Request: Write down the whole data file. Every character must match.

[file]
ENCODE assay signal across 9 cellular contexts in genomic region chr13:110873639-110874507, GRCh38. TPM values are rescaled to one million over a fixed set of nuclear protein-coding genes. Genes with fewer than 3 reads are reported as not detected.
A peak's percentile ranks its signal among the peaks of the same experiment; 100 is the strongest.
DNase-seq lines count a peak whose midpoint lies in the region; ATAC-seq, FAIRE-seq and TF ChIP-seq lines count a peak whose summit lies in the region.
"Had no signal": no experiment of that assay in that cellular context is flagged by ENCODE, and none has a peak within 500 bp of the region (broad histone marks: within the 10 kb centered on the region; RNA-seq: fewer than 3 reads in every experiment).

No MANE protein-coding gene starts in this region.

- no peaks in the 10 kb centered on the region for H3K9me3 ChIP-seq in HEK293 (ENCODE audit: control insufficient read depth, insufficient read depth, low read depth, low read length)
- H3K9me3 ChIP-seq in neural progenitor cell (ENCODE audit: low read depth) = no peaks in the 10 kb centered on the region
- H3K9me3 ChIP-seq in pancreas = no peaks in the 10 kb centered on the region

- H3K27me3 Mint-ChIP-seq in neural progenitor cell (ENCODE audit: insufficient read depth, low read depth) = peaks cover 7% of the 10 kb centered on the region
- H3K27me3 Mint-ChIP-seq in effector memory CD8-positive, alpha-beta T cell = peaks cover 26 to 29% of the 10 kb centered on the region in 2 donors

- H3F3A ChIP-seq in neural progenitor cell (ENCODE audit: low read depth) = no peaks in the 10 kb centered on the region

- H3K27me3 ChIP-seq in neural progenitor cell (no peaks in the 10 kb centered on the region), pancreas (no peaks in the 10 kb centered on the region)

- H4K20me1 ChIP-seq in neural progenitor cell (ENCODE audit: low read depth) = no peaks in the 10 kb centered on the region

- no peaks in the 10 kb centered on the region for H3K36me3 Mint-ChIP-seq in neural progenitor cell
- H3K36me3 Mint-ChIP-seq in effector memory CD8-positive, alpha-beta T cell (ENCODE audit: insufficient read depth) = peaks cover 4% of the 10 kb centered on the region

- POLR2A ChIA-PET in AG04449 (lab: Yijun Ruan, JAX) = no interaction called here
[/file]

ENCODE assay signal across 9 cellular contexts in genomic region chr13:110873639-110874507, GRCh38. TPM values are rescaled to one million over a fixed set of nuclear protein-coding genes. Genes with fewer than 3 reads are reported as not detected.
A peak's percentile ranks its signal among the peaks of the same experiment; 100 is the strongest.
DNase-seq lines count a peak whose midpoint lies in the region; ATAC-seq, FAIRE-seq and TF ChIP-seq lines count a peak whose summit lies in the region.
"Had no signal": no experiment of that assay in that cellular context is flagged by ENCODE, and none has a peak within 500 bp of the region (broad histone marks: within the 10 kb centered on the region; RNA-seq: fewer than 3 reads in every experiment).

No MANE protein-coding gene starts in this region.

- no peaks in the 10 kb centered on the region for H3K9me3 ChIP-seq in HEK293 (ENCODE audit: control insufficient read depth, insufficient read depth, low read depth, low read length)
- H3K9me3 ChIP-seq in neural progenitor cell (ENCODE audit: low read depth) = no peaks in the 10 kb centered on the region
- H3K9me3 ChIP-seq in pancreas = no peaks in the 10 kb centered on the region

- H3K27me3 Mint-ChIP-seq in neural progenitor cell (ENCODE audit: insufficient read depth, low read depth) = peaks cover 7% of the 10 kb centered on the region
- H3K27me3 Mint-ChIP-seq in effector memory CD8-positive, alpha-beta T cell = peaks cover 26 to 29% of the 10 kb centered on the region in 2 donors

- H3F3A ChIP-seq in neural progenitor cell (ENCODE audit: low read depth) = no peaks in the 10 kb centered on the region

- H3K27me3 ChIP-seq in neural progenitor cell (no peaks in the 10 kb centered on the region), pancreas (no peaks in the 10 kb centered on the region)

- H4K20me1 ChIP-seq in neural progenitor cell (ENCODE audit: low read depth) = no peaks in the 10 kb centered on the region

- no peaks in the 10 kb centered on the region for H3K36me3 Mint-ChIP-seq in neural progenitor cell
- H3K36me3 Mint-ChIP-seq in effector memory CD8-positive, alpha-beta T cell (ENCODE audit: insufficient read depth) = peaks cover 4% of the 10 kb centered on the region

- POLR2A ChIA-PET in AG04449 (lab: Yijun Ruan, JAX) = no interaction called here